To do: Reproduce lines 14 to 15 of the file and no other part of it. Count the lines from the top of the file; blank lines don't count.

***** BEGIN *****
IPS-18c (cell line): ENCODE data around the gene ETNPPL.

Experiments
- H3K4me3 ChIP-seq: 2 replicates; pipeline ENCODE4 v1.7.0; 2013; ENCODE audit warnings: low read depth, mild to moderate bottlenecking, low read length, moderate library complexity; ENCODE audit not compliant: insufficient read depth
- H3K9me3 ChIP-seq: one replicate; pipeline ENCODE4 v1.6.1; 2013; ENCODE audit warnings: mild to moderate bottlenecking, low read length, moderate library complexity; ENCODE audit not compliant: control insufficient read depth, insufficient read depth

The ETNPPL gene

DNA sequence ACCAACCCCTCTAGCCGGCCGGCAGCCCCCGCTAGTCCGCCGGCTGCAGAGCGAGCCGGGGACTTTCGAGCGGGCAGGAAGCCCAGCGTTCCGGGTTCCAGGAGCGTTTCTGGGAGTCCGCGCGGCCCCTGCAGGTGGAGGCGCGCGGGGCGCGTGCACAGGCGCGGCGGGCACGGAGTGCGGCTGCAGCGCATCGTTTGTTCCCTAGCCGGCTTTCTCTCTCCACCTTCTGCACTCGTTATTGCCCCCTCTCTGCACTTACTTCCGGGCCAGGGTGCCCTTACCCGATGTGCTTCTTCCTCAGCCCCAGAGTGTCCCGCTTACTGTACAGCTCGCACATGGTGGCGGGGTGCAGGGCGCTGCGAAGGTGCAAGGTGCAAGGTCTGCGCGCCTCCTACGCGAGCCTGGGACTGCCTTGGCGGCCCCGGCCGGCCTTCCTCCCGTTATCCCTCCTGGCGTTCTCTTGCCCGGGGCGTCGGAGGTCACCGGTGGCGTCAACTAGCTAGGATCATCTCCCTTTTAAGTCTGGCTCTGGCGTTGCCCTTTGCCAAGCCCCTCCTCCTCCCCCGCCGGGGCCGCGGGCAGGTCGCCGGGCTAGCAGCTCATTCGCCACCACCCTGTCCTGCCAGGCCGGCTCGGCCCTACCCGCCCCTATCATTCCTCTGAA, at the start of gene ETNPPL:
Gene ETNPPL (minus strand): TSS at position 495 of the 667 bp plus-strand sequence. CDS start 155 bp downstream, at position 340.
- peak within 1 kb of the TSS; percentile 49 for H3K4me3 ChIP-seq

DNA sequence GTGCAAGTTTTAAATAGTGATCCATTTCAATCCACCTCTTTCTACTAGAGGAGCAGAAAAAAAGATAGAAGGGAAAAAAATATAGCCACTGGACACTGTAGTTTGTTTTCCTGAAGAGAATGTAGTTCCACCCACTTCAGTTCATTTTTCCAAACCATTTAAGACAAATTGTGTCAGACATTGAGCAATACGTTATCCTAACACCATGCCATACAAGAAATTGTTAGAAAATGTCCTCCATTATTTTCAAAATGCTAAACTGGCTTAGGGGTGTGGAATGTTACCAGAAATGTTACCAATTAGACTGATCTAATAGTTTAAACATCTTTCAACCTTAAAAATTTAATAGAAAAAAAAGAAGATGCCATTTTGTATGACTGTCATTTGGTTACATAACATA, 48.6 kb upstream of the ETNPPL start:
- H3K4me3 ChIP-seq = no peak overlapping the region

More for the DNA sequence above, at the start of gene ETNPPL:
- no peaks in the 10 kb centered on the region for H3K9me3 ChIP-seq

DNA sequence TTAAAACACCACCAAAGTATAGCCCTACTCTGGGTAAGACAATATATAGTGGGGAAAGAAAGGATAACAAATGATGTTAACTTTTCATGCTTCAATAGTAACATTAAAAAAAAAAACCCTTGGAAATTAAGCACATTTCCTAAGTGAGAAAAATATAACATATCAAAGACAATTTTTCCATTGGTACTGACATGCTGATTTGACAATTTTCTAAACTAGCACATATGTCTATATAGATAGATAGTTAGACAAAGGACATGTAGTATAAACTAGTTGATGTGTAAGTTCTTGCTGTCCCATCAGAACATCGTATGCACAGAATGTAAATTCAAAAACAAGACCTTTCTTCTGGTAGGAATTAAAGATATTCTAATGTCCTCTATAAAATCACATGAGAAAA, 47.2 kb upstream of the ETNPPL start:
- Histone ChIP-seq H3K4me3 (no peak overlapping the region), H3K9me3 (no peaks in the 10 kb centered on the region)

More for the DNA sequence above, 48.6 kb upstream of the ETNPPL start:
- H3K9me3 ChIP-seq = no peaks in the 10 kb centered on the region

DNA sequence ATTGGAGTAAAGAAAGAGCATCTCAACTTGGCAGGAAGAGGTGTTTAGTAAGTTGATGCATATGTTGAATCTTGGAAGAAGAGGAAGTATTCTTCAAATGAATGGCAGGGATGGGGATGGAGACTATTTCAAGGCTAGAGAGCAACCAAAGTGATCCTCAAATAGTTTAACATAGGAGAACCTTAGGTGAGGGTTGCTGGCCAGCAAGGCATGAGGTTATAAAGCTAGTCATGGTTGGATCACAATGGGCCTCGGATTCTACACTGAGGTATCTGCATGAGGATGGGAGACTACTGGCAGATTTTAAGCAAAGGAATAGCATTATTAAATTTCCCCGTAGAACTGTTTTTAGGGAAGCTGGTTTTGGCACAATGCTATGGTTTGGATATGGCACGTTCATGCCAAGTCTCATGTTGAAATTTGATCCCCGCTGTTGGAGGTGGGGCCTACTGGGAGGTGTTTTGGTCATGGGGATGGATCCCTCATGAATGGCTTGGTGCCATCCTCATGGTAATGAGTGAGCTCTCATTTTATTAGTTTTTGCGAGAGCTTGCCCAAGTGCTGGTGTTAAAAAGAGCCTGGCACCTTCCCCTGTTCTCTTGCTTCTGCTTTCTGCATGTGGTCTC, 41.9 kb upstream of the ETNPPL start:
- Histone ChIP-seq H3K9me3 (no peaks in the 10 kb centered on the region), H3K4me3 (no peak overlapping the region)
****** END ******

- Histone ChIP-seq H3K4me3 (no peak overlapping the region), H3K9me3 (no peaks in the 10 kb centered on the region)

More for the DNA sequence above, 48.6 kb upstream of the ETNPPL start: